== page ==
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The ranking is based on employee perceptions and focuses on five key dimensions © Getty Images

The Financial Times publishes its third annual Diversity Leaders ranking at a time when more atomised working patterns, brought on by the pandemic, have pushed discussions around inclusivity to the fore.

Accompanying this backdrop, chief executives are trying stem an outflow of workers in what has been dubbed the “Great Resignation” as employees increasingly question the relevance of their jobs — therefore placing greater emphasis on the importance of company culture and businesses’ ability to retain talent.

The survey of more than 100,000 employees, conducted by our research partner Statista, assesses employees’ perception of companies’ inclusiveness or efforts to promote various aspects of diversity. These include gender balance, openness to all forms of sexual orientation, race and ethnicity, disability and age.

The list does not claim to be complete: employee perceptions may not always be aligned with the work that a given company has, or has not, actually carried out to improve diversity, for instance. Collating quantitative data on companies’ diversity targets and outcomes, across several European jurisdictions, would be challenging for several legal and practical reasons, hence why the focus of this ranking is largely on employee perception.

This year’s Diversity Leaders were identified between April and August 2021 through an independent survey across 16 European countries. Statista also sought the opinions of human resources and recruitment experts. Of the companies with eligible scores from the 15,000 assessed, the 850 businesses with the highest scores made the final list.

Top of the list was Hermes, the French luxury brand, which moved up from fifth place last year, scoring well across all dimensions including ethnicity. Hot on its heels was rival fashion brand Giorgio Armani, which scored highly on LGBT+, followed in third place by Infineon, the German chipmaker that ranked second last year.

The views of typically under-represented groups including women, workers over the age of 50, and the ethnically diverse were given more weight in the survey. The countries covered were: Austria; Belgium; Denmark; Finland; France; Germany; Ireland; Italy; Luxembourg; the Netherlands; Norway; Poland; Spain; Sweden; Switzerland and the UK.

For the full methodology, scroll below the ranking

Notes: *(European) Headquarters: managerial centre of the company, either for its global operations or for Europe. In most cases, headquarters corresponds with the registered main legal address of the company, yet this is not necessarily the case. Ikea, for example, has its legal head office in the Netherlands but many of the administrative functions remain in Sweden where the company was founded.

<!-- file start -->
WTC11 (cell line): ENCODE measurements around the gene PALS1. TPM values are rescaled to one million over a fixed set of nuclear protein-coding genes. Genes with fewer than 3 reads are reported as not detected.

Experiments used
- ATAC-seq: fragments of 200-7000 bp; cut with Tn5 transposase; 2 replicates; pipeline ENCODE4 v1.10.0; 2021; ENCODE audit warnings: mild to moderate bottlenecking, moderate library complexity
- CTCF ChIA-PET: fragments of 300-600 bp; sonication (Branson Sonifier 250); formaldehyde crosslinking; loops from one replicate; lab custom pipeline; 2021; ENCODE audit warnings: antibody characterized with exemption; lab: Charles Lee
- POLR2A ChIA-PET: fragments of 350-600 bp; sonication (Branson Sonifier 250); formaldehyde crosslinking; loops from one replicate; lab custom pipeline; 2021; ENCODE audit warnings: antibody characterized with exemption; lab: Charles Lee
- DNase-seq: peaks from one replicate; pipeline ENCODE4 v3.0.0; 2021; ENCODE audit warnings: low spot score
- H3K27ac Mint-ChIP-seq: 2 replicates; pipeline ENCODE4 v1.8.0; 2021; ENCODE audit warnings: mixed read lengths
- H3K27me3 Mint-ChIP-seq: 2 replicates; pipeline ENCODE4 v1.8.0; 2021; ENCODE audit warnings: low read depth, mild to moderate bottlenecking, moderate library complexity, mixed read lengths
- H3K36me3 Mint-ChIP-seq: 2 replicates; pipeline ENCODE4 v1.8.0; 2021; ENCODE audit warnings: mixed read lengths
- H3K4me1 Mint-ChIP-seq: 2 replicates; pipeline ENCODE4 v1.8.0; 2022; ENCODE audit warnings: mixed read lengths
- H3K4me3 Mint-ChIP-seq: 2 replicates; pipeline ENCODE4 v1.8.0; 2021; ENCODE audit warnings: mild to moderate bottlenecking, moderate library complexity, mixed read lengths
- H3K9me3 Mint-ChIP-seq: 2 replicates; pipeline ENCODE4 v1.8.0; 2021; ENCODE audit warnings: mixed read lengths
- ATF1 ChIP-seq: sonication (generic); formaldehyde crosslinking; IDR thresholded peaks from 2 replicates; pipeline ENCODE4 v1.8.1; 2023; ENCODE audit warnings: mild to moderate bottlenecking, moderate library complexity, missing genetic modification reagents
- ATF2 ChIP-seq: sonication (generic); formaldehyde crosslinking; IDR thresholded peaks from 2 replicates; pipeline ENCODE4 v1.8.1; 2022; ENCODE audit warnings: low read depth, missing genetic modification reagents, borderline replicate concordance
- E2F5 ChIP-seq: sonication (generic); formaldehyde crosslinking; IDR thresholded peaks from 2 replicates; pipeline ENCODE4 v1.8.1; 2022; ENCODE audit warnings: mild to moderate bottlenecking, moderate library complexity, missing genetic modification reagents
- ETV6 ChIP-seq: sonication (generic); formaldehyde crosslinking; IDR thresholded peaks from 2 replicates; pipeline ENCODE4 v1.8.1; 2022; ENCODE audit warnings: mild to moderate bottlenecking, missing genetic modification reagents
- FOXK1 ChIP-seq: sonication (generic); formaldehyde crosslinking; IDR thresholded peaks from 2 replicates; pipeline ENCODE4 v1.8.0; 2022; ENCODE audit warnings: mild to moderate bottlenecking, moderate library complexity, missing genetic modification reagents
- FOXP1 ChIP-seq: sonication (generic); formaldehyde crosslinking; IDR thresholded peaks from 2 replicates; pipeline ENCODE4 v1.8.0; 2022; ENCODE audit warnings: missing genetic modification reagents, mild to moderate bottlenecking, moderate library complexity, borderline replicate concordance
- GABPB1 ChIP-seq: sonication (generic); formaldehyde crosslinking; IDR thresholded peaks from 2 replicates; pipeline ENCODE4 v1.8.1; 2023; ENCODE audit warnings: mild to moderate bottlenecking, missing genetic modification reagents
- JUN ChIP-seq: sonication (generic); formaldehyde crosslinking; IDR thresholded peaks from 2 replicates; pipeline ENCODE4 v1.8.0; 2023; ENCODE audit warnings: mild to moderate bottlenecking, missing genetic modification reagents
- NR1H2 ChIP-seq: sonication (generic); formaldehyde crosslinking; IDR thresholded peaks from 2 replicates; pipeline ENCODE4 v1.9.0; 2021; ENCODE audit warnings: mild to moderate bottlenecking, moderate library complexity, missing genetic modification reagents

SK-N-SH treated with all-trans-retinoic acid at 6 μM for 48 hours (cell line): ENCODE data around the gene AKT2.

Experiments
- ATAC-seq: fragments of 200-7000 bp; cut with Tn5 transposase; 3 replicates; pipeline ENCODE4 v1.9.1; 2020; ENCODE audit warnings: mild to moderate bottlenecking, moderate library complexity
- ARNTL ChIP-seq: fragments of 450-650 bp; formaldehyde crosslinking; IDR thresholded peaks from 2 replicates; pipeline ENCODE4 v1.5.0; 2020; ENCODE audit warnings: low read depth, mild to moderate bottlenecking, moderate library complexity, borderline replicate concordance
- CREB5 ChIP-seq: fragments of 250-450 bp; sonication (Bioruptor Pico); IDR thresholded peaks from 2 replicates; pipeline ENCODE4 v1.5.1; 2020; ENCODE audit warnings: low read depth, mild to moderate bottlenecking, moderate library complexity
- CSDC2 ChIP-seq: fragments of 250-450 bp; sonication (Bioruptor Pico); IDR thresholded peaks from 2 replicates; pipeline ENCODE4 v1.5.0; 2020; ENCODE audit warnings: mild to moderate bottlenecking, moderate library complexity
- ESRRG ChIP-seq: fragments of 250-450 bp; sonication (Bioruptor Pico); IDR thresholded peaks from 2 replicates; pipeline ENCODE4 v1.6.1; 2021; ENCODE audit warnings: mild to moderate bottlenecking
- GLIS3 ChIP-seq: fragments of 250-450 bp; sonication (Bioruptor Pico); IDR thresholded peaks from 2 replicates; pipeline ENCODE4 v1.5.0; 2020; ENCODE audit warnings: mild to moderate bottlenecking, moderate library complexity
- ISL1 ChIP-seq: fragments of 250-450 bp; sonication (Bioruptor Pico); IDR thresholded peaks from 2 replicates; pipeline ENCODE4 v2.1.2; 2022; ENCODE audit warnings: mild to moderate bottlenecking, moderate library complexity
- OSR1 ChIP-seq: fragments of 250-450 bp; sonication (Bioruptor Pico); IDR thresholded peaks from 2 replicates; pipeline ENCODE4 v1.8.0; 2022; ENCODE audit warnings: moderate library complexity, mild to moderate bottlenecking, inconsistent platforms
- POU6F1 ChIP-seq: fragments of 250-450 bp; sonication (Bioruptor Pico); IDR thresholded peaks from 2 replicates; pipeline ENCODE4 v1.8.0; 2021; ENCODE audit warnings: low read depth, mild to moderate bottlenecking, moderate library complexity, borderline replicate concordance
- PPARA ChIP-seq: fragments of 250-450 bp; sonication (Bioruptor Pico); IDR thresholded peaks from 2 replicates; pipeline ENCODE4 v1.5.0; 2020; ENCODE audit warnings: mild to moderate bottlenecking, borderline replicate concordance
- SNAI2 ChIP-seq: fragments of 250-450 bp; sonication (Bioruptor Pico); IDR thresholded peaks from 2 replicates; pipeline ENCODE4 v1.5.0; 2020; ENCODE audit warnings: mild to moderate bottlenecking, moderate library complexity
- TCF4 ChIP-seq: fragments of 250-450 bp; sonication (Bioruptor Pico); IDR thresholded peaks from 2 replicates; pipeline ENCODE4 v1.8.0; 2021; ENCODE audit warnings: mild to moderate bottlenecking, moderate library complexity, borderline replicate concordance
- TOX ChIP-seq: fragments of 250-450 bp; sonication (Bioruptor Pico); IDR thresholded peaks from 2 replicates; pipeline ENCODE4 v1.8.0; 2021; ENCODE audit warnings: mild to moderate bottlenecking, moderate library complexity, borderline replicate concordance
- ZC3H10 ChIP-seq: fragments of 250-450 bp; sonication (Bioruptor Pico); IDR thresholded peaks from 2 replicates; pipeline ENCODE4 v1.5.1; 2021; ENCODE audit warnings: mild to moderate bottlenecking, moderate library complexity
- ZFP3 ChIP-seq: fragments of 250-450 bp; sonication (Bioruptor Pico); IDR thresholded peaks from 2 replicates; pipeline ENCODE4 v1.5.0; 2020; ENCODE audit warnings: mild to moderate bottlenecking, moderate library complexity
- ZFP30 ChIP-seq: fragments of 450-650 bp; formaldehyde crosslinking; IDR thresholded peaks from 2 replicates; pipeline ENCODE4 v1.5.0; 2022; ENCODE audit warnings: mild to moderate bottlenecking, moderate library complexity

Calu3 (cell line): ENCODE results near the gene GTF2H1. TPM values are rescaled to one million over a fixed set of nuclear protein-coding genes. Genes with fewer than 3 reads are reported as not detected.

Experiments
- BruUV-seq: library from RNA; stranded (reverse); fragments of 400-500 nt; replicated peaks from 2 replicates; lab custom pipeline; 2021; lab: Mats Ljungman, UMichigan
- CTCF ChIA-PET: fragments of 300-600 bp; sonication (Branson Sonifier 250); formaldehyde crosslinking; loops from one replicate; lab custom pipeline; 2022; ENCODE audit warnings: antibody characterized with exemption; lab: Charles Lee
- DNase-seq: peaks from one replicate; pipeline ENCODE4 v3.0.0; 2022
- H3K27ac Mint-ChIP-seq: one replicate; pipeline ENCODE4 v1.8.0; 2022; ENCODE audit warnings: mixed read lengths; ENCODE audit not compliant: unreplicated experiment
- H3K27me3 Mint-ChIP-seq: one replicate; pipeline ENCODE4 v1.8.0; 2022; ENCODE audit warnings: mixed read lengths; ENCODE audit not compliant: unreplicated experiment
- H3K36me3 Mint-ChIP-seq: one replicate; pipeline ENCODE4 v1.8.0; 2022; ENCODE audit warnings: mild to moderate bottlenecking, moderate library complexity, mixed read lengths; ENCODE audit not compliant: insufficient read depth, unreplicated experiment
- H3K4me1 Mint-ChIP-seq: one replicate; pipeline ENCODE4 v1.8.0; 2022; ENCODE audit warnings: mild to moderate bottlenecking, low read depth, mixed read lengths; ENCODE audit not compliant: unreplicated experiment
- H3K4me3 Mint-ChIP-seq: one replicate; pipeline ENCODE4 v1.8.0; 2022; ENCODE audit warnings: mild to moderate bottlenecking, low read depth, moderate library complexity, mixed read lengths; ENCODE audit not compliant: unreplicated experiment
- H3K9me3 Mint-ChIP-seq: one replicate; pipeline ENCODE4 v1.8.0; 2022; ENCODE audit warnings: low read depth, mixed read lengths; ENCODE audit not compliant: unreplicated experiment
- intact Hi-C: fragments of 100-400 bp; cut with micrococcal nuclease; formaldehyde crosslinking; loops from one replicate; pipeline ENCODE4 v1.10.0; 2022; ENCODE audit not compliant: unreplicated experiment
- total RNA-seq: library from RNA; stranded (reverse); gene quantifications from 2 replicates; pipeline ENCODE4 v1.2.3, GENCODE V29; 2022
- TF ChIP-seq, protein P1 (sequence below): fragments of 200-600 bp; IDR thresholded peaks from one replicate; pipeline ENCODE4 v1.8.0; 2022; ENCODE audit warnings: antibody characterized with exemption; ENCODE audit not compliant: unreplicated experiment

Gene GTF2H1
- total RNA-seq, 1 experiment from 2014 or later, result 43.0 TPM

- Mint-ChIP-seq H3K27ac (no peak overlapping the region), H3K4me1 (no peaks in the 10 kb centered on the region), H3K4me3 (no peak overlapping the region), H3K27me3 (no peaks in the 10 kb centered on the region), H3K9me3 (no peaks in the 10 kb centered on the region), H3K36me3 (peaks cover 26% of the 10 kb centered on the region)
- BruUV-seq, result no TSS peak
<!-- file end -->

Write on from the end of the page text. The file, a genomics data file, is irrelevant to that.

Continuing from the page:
**While Google’s European headquarters in Dublin, Ireland, is in charge of sales and marketing, the company also runs one of its global engineering hubs in Europe, which is based in Zurich, Switzerland.


Methodology 

The Diversity Leaders 2022 have been identified in an independent survey of more than 100,000 employees across the countries and sectors covered. In addition, Statista sought the opinions of human resources and recruitment experts.

A call to evaluate employers was published on FT.com, enabling FT readers to share their views. All respondents were also given the chance to evaluate other prominent employers in their respective industries. (To avoid any perceived conflict of interest, the Financial Times and Statista were excluded from the list of companies eligible to be ranked.) 

The survey was conducted using online access panels, consisting of representative samples of the workforce in each of the 16 countries (even if companies’ headquarters are shown in the list to be elsewhere). 

Without being told the purpose of the exercise, participants were asked which company or institution they worked for. Survey participants were first asked to what extent they thought their employer promoted diversity on a scale from zero to 10.

Employees were then asked to give their opinion on a series of statements surrounding age, gender, ethnicity, disability and sexual orientation. The rate of agreement or disagreement regarding the statements was captured using a five-point Likert scale. The surveys took an average of 6-9 minutes to complete in field research conducted between April and August 2020.

To reflect the opinions of under-represented groups, the evaluations of women, the elderly, and the ethnically diverse were weighted significantly higher than others’ views.

The average number of evaluations for each company in the ranking was 216. The 850 companies receiving the highest total scores made the final list of Diversity Leaders.

reports@ft.com

*The table has been updated since publication to correct Colt Group to Colt Technology Services

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